26 December 2015

Talkin’ turkey...

...and trimmings. I just want to show you a couple of photos of the turkey that I poached and then browned in a hot oven yesterday. It turned out good, but the breast meat was not as tender and moist as I remember past dindes et autres vollailles being in the past when poached this way. If you tried it, I hope it wasn't a disappointment.

Above shows what the turkey looked like when I took it out of the pot of poaching liquid. I have to say the broth it made, with some carrots, onions, bay leaves, etc., was delicious. I told Walt I could have been happy just having a bowl of that broth with some bread as my lunch.

And this second photo shows the turkey after I browned it in a hot oven. I basted it with melted butter before putting it in to brown, and I sprinkled it with salt, pepper, and some smoked paprika. As you can see, it might have poached just a little too long (about two hours in all) — the drumstick on this side was starting to fall apart, and so was one of the wings. No big deal though. By the way, here's a page in French written by French food and TV personality Jean-Pierre Coffe explaining how he poaches and roasts turkeys and capons.

To go with the turkey, I made a pan of bread stuffing, which was a baguette cut up into cubed, moistened with melted butter and turkey broth, plus a lot of other ingredients: chopped onions, celery, bell peppers, walnuts, cranberries, mushrooms, sage, and smoked sausage. It's a kind of bread pudding with some beaten eggs mixed in as a binder, and it goes well with poultry.

Walt cooked some Brussels sprouts briefly in a steamer, and then cut each one in half and sauteed the halves in melted butter. He dusted them with just a little bit of flour to give them a hint of a crust. He makes those every year during the holidays, using either butter or olive oil. They aren't cooked to death and they have a slightly sweet flavor and an appealing texture. Alors maintenant, attaquons les restes...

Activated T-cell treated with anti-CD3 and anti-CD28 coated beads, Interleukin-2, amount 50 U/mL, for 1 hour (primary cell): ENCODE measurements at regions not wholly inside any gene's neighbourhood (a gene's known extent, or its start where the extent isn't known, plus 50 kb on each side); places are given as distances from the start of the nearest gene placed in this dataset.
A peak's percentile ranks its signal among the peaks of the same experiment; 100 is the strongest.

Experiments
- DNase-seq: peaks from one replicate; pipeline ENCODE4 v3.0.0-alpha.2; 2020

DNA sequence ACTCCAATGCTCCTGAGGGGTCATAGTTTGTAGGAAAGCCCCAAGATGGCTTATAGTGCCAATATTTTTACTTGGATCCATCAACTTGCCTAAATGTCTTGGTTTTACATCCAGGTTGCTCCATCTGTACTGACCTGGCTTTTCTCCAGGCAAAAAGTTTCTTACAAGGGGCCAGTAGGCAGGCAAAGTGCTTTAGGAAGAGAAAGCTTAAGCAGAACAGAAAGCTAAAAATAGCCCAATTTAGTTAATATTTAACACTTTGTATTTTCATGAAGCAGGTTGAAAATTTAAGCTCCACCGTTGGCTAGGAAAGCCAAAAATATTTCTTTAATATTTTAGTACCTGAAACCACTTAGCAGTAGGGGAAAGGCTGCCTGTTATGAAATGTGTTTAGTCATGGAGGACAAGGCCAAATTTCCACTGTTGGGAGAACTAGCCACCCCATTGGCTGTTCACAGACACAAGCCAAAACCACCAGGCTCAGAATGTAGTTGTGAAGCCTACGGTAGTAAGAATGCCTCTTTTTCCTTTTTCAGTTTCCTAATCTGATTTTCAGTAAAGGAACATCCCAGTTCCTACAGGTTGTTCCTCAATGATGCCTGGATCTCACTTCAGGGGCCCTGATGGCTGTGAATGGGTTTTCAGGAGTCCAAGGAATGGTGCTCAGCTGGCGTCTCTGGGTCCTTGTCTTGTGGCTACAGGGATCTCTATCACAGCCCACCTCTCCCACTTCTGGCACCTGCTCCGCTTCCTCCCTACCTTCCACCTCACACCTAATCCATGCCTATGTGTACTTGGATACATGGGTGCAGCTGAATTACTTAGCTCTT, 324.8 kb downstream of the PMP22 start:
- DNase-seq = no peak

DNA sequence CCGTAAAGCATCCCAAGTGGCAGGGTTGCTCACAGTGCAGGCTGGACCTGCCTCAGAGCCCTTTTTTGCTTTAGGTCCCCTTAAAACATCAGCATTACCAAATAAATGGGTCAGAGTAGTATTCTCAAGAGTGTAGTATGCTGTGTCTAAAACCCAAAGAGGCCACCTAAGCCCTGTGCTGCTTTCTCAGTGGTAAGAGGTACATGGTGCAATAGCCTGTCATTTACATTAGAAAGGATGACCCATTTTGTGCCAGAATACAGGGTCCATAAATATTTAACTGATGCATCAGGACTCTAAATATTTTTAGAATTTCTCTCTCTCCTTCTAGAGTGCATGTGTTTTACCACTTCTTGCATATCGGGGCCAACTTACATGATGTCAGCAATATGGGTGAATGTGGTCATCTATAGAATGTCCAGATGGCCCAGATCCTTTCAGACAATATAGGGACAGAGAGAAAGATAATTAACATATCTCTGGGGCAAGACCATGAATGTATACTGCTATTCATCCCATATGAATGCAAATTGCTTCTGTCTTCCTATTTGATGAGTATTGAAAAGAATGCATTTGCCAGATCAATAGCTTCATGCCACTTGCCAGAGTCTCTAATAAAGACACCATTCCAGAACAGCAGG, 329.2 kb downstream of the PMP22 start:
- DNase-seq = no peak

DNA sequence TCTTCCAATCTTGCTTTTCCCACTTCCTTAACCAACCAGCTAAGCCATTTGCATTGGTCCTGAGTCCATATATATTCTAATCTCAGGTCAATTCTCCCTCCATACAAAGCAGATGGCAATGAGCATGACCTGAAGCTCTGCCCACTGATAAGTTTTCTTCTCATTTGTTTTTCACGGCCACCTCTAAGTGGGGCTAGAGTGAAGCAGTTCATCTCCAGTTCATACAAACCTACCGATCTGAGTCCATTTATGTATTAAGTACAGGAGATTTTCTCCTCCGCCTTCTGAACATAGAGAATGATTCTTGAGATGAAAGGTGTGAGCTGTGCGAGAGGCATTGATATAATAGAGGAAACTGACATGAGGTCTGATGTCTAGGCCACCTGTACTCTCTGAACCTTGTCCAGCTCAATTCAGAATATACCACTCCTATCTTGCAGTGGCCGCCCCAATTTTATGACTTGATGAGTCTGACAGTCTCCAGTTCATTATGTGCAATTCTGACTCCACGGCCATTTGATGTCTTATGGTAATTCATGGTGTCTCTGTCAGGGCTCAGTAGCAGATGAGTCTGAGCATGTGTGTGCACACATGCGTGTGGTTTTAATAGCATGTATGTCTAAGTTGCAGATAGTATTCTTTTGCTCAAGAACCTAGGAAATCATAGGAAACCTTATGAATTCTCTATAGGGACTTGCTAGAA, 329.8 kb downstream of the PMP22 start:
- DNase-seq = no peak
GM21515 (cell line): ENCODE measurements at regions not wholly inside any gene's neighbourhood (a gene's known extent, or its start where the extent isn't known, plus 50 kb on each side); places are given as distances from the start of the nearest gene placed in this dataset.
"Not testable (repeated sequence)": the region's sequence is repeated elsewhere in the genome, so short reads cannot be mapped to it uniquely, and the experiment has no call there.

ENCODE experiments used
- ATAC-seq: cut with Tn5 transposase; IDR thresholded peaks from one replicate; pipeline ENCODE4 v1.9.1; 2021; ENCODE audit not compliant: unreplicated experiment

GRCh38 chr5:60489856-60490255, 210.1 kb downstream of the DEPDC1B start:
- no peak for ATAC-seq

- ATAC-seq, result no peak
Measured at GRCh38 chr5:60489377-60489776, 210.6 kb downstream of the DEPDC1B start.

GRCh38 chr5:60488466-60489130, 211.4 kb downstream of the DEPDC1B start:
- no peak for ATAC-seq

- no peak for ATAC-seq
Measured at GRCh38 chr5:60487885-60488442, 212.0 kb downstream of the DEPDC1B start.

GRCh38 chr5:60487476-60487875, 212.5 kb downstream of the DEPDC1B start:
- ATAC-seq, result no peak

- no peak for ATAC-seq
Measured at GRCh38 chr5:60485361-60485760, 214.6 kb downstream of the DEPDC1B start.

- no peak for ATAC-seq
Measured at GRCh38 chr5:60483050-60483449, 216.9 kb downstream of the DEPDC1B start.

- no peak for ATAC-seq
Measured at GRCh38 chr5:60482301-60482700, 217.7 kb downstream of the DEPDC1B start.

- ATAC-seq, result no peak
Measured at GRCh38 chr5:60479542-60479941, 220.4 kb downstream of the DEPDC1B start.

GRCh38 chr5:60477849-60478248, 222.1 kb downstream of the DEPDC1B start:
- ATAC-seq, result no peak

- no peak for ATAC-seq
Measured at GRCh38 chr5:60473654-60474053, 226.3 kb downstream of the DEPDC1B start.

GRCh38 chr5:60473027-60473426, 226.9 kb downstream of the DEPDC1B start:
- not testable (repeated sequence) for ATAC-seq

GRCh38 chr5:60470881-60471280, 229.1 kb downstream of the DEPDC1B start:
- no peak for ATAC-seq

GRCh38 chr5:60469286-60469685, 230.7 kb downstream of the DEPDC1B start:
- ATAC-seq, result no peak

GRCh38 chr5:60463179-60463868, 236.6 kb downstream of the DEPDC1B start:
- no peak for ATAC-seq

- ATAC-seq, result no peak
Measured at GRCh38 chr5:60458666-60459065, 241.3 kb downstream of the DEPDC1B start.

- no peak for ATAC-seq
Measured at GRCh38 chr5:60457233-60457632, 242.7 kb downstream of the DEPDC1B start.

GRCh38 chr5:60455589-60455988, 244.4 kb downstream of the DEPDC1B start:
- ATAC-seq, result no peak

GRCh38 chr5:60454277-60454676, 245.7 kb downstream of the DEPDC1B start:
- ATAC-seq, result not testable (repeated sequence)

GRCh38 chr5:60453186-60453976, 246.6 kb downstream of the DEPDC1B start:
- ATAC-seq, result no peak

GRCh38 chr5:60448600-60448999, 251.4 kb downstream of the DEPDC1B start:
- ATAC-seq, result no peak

1. "I could have been happy just having a bowl of that broth with some bread as my lunch".....
    Wow! Isn't it just...
    spotted some ramen noodles on the "forrin" shelf in Intermarché the other day... will be going to get some later!!

    My problem with the over-poaching was down to having to stuff the cavity...
    the bird had been prepared by our butcher and almost all the skin was missing from halfway along the breast...
    that meant that there was nowhere to stuff at the front!
    It was a chestnut and rabbit stuffing so had to be brought up to 100 Centipedes at the centre... a meat stuffing just doesn't work if "ovened"!
    If there had been enough skin at the front to stuff, I would have done it at the "between" stage... then roasted the boid!

    Walt's done those sprouts just how I like...
    but I add a jar of whole chestnuts at the sauté stage...
    something I inherited from my Gran.
    Have a good w/e guys!

  2. The poaching and roasting worked perfectly here, Ken. We thought the meat was wonderfully moist.
    One does have to be patient waiting for the cooling off I found, though. Wrangling a hot bird out
    of a pot isn't that easy. Our drum sticks over cooked a bit too, but the rest was just right.

    1. My 2015 discovery: you can use a length of plastic tubing to siphon the still-hot poaching liquid out of one pot and into another. Then the turkey takes less time to cool, making it easier to get it out of the poaching pot and set it on a roasting pan. We had more turkey for lunch today (as one does on December 26). I made gravy (sauce blanche à la crème) this time, and eating the turkey with that made all the difference. Even the white meat was tender and moist(ened). Tomorrow, slices of poached turkey breast with home-made mayonnaise, boiled potatoes, and steamed Brussels sprouts. On some lightly dressed romaine lettuce leaves...

  3. Next year I am coming to your house for Christmas dinner :)


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